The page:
This post is also available in: Español
The Spanish Data Protection Agency (AEPD) has just published a new guide on “Data protection and employment relationships” (the “Guide”), providing a practical tool that helps public and private entities to comply with data protection rules. The Guide updates the previous guidelines (subject to the prior data protection act) adapting them to the current framework.
The Guide addresses (i) the changes triggered by the current data protection rules; and (ii) various issues often raised before the AEPD, including
- Employers checking employees’ social media;
- Whistleblowing channels;
- Monitoring of working hours;
- Data protection of workplace harassment victims or women victims of gender violence;
- The use of wearables for monitoring purposes.
In sum, the Guide includes:
- A general section, covering generic aspects like:
|– Legal bases, right to information and other rights in the context of employment|
– The data minimization principle, under which employment contracts do not entitle employers to access any kind of personal data
– Secrecy and security obligations
– Limits on data processing in recruitment and hiring processe
2. Various specific sections on the stages of employment relationships:
|– Recruitment and hiring|
– Development of the employment relationship
– Monitoring employees’ activity
– Union representation
– Health and safety supervision
Either because they are new developments or those most frequently raised before the AEPD, we outline below the most remarkable aspects of the specific sections:
- Recruiting and social media: The AEPD specifies that applicants are not required to allow their potential employers to check their social media. Employers may only process the data obtained from social media (i) with a valid legal basis; (ii) informing the concerned applicant; and (iii) proving that processing the data is necessary and appropriate for the job. The AEPD also emphasizes that employers are not allowed to send “friend requests” to applicants in social media or to request access to the applicant’s social media posts.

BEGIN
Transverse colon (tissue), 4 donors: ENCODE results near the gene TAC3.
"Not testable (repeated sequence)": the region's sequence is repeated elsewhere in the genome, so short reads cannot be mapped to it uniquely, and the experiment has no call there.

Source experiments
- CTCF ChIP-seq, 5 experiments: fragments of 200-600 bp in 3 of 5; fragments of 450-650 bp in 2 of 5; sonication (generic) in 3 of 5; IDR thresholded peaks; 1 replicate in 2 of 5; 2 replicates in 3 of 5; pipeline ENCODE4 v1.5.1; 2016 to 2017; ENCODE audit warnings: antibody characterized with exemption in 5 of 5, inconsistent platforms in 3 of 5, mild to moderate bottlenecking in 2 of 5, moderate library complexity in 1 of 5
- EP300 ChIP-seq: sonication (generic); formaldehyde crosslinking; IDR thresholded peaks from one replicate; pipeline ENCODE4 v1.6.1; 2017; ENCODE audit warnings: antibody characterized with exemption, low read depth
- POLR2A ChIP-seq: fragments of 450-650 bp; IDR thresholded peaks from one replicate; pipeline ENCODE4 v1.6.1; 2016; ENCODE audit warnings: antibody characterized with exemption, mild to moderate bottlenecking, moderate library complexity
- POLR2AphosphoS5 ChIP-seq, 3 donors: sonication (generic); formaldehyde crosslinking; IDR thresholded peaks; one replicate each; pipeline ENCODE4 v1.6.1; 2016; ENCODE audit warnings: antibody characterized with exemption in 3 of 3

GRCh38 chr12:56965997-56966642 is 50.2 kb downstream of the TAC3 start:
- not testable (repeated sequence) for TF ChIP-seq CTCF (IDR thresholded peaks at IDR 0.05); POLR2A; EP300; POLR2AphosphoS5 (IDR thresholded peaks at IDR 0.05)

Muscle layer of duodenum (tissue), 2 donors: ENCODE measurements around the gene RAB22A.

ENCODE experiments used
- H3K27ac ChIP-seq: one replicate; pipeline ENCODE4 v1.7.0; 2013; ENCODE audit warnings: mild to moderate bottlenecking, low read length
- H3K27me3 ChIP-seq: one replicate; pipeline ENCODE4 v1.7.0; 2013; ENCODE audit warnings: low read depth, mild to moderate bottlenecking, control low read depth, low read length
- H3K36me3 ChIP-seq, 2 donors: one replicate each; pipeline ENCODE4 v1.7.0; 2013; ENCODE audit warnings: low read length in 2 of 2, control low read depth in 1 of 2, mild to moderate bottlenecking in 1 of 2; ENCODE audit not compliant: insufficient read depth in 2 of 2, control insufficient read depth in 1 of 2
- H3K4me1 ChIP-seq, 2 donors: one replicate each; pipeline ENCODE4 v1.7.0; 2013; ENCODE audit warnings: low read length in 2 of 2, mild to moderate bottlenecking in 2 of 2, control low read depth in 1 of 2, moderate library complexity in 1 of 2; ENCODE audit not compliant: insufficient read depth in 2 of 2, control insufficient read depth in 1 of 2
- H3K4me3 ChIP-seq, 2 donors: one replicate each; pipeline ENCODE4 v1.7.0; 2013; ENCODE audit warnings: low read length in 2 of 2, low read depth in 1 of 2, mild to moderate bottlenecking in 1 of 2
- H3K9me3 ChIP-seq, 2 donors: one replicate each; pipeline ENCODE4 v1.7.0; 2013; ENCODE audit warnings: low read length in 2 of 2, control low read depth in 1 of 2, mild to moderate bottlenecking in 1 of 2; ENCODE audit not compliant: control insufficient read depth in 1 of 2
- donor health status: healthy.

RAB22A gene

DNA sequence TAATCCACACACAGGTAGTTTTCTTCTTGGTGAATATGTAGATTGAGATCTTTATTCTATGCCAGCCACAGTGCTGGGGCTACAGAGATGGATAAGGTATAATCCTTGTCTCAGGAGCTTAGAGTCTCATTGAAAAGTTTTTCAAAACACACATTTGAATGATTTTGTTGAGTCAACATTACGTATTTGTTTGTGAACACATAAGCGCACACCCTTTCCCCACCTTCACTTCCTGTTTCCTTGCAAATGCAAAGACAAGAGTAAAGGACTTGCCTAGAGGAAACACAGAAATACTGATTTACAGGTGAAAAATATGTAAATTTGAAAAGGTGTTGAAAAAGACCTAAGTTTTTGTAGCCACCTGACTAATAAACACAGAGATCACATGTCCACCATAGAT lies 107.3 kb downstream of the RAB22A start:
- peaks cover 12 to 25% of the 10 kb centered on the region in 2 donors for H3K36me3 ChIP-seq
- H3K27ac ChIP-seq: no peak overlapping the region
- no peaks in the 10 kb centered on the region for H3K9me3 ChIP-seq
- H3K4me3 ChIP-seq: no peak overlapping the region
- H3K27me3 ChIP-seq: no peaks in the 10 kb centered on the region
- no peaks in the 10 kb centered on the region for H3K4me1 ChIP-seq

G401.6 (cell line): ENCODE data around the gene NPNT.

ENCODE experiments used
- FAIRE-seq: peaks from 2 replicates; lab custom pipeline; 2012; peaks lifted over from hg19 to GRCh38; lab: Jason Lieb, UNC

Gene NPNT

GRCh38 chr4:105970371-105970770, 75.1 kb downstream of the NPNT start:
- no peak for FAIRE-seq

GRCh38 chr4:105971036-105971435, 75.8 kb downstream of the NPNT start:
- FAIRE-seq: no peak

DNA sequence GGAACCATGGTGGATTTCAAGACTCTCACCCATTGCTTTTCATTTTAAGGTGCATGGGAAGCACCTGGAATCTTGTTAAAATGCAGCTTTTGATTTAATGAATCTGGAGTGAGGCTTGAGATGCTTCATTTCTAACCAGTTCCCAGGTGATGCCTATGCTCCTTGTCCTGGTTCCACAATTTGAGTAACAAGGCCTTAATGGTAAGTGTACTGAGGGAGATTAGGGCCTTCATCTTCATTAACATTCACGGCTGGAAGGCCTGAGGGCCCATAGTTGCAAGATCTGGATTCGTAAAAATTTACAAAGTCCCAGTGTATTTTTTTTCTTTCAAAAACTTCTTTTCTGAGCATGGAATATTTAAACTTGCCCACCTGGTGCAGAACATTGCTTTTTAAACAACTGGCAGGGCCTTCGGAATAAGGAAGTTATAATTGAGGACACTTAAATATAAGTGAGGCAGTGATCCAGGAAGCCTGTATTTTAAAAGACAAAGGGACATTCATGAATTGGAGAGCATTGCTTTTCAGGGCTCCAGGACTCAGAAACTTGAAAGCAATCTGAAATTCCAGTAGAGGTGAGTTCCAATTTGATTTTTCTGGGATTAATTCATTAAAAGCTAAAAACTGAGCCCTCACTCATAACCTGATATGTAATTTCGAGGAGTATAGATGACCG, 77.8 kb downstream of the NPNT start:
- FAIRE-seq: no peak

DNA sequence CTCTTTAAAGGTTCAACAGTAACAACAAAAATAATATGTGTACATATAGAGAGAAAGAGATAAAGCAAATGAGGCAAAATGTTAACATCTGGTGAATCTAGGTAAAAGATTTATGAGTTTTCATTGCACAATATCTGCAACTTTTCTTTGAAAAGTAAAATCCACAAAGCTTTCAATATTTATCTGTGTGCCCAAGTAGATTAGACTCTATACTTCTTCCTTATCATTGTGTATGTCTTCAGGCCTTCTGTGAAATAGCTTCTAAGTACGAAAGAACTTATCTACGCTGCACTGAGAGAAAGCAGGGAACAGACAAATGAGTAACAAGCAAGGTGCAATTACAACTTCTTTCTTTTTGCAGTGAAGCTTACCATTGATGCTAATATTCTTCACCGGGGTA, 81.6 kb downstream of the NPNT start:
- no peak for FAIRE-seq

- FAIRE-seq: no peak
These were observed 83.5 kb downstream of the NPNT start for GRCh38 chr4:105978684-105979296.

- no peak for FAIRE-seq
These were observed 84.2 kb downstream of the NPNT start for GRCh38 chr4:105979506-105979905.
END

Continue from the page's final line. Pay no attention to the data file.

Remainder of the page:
- Whistleblowing channels: According to the AEPD, it is a priority that complainants and potential addressees of complaints be informed. Only (i) those responsible for whistleblowing mechanisms and compliance; or (ii) processors, may access these data. Human resources staff may only access these data during disciplinary proceedings.
- Mandatory monitoring of working hours: The AEPD recommendations include adopting the least invasive system possible and that it not be publicly available or visible. Also, any collected data may only be used to monitor working hours. Therefore, employers are not allowed to track the employees’ location, as that requires a specific legal basis.
- The right to information of workers’ legal representatives: The AEPD implements the recent reform of the Workers Statute adopted by Royal Decree-Law 9/2021, providing the right of works councils to be informed (and thus the employers’ obligation to inform) of any parameters, rules and instructions that serve as the basis of algorithms or artificial intelligence systems that could have an impact on working conditions, access to and continuation of employment. See a more detailed analysis in this blog entry and in the round of webinars we held.
- Safeguarding the privacy of workplace harassment victims or women victims of gender-based violence: According to the AEPD, the personal data and identity of victims generally qualify as special categories of personal data requiring enhanced protection. Therefore, the alleged victims and offenders should be assigned an identification code to safeguard their privacy. The same applies to victims of gender-based violence, whose data may be processed if required to fulfill legal obligations, but only by assigning a code that prevents third parties from linking the information to the victim.
- Wearables. The AEPD emphasizes that tracking health data with smart devices like wristbands or watches is prohibited unless explicitly allowed by a regulatory or statutory provision. Tracking health data falls outside the scope of occupational risk prevention, and thus it would entail processing a special category of data with no legal basis.
The Guide will be helpful for the various parties processing data in the workplace, clarifying the existing data protection requirements in employment relationships. We will pay careful attention on this blog to the application of the Guide.
Authors: Josu Andoni Eguiluz, Adaya Esteban and Jorge Monclús
This post is also available in: Español